Granulation of Tympanic membrane

The ear tube granuloma or granulation tissue occurs when the eardrum squeezes out the ear tube. This results in bleeding and drainage. The reason could be either the inflammation of outer epithelial layer of tympanic membrane or the spreading of the granulation tissue formed in the middle fibrous layer causing the epithelial layer of tympanic membrane to proliferate and the granulations are formed. The tympanostomy-tube-related granulation tissue can also occur. Granulation tissue might also arise as a direct response to the presence of the foreign body in the tympanic membrane sometimes ear implants, or trapped squamous epithelium between the flange of the tube and the tympanic membrane.

A specific form of otitis externa, called Granular myringitis (Myringitis granulosa) is characterized by the presence of granulation tissue on the lateral part of the ear drum and sometimes the external auditory canal. The macerated dermis has the tendency to grow into the injured tissue, which later becomes the main sources of inflammation. The inflammation of the mucous membrane forms granulation tissue and polyps. Purulent secretions on removal reveal the underlying granulation tissue. Granulations can be either localized or diffuse. The most common are localized form of granulations in which small areas of the drum are affected. These granulations are common over the postero-superior margin of the ear drum. These granulations may also affect the adjacent wall. The ear drum is intact even with all these signs. When granulation tissue is present, it is removed with micro instruments or cauterization with silver nitrate sticks by an ear surgeon.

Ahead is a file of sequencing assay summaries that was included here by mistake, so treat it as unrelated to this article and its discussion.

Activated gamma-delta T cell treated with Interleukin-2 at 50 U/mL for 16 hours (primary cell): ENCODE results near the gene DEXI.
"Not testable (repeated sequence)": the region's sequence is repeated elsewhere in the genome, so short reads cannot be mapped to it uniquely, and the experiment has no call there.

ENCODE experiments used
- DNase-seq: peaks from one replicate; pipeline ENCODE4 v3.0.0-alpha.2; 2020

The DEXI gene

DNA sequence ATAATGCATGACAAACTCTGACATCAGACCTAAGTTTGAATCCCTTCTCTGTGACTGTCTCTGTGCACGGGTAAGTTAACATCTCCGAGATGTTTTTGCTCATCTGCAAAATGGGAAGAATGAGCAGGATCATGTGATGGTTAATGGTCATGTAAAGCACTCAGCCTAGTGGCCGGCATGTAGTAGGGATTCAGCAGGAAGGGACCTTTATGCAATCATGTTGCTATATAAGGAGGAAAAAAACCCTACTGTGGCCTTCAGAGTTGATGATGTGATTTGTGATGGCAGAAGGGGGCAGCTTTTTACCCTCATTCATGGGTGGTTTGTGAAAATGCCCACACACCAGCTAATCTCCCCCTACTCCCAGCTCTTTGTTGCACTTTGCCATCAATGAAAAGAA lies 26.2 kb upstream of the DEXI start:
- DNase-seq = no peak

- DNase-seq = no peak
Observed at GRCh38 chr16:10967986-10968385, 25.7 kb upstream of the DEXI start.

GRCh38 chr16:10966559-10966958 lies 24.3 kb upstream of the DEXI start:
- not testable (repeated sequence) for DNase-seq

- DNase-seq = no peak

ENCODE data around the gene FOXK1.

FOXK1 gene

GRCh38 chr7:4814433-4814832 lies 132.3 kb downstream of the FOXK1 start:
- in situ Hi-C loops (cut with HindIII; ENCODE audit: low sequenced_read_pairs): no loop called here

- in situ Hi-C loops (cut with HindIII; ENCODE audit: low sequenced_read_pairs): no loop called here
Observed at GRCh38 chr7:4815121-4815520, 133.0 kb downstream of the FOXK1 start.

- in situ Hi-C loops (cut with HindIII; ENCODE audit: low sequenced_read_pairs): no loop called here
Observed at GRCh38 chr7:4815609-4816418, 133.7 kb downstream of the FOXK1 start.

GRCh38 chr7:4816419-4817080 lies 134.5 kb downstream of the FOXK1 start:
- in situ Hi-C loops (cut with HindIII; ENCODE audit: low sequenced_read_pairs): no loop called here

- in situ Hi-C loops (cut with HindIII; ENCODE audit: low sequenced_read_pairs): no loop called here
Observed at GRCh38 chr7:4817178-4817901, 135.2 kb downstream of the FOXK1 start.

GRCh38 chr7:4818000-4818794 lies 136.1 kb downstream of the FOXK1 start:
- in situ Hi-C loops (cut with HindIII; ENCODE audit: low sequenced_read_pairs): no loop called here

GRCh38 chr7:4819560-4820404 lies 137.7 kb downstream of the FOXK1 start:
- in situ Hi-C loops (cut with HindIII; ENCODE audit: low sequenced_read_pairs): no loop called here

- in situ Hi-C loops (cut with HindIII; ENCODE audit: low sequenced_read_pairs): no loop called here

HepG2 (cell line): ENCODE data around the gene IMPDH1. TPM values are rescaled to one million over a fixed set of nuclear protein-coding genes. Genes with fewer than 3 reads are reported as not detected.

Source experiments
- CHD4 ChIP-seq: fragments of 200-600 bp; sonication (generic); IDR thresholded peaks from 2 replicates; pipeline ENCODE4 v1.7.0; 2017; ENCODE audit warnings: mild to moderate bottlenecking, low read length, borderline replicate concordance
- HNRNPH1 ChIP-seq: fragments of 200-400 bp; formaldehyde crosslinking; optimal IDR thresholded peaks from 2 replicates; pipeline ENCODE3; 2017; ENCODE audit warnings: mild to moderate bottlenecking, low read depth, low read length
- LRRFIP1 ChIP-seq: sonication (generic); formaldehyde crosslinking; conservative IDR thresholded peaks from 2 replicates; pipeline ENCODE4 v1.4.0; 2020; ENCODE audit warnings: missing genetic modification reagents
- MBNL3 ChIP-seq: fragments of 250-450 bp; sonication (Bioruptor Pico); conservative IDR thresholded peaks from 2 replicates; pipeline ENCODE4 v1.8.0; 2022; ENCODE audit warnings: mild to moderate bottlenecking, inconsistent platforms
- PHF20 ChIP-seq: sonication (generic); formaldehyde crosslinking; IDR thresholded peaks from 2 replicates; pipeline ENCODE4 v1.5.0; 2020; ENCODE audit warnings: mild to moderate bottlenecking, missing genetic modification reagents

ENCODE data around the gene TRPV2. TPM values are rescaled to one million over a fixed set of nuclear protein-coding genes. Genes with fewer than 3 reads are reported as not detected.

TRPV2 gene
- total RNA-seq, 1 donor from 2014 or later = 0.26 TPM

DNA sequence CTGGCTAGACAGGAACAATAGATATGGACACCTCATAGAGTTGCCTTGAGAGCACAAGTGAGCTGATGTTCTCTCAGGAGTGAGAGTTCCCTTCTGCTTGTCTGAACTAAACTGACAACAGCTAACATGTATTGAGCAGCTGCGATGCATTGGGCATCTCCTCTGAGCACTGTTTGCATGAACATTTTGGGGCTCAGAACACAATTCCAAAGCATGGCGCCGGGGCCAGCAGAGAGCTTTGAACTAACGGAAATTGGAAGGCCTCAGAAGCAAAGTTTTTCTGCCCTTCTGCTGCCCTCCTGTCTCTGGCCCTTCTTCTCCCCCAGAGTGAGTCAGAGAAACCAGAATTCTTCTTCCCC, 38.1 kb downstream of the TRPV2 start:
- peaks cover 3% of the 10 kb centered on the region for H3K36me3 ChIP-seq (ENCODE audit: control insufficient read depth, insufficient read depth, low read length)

Keloids are an abnormal response to wound healing distinguished by an overproduction of collagen. A keloid is a type of scar which, is composed mainly of either type III (early) or type I (late) collagen. The granulation tissue (collagen type 3) get overgrow at the site of a healed skin injury which is then slowly replaced by collagen type 1. Keloids are rubbery lesions or shiny firm or fibrous nodules, and can vary from pink to dark brown in color. A keloid scar is benign and not contagious, but sometimes it cause severe itchiness and pain, accompanied by changes in texture. In severe cases, it can affect movement of skin. Keloids affect both sexes equally, but due to the greater frequency of ear piercing among women, incidence of keyloid ear in young female patients is higher than in young males. Keloids can develop in any place where an abrasion has occurred. They can be the result of pimples, insect bites, scratching, burns, body piercings, and skin trauma or post surgery. They are more common in some sites such as the central chest, the back and shoulders, the ear lobes, arms, and over the collar bone. They rarely develop on the face. Changes in the cellular signals that control growth and proliferation may be related to the process of keloid formation. For a person who has formed one keloid may have to avoid any elective surgery or piercing, especially in body areas prone to scarring to get rid of a keloid.

Narrow External Auditory Canal with Osteoma

Osteomas are the most common benign bony neoplasm of the temporal bone, usually pedunculated lesions often develop in the external auditory canal on squamous sections. They consist of fibrovascular tissues covered by a layer of disorganized bony tissue. It usually occurs as a solitary mass, often in a bony suture line. They often cause obstruction of the ear canal and eventually hearing loss. Repeated exposure to cold water may increase the risk of benign tumors of the ear canal. A stenotic ear canal occurs when the canal leading from the external ear to the middle ear is abnormally narrow. In some cases, the stenotic ear canal becomes so narrow that it can cause hearing loss. In addition to chronic inflammation of ear canal, an osteoma within the ear canal also leads to an abrupt narrowing of the canal. Due to the slow growth, auditory canal osteomas develop asymptomatically for a long time without any characteristic clinical features. In most cases, they are discovered accidentally during otoscopic or radiographic examination. The method of choice in diagnosis is temporal bone CT scan. Benign bony tumors may progressively increase in size. If a benign tumor is painful, interferes with hearing, or leads to frequent ear infections, surgery to remove the tumor may be necessary.
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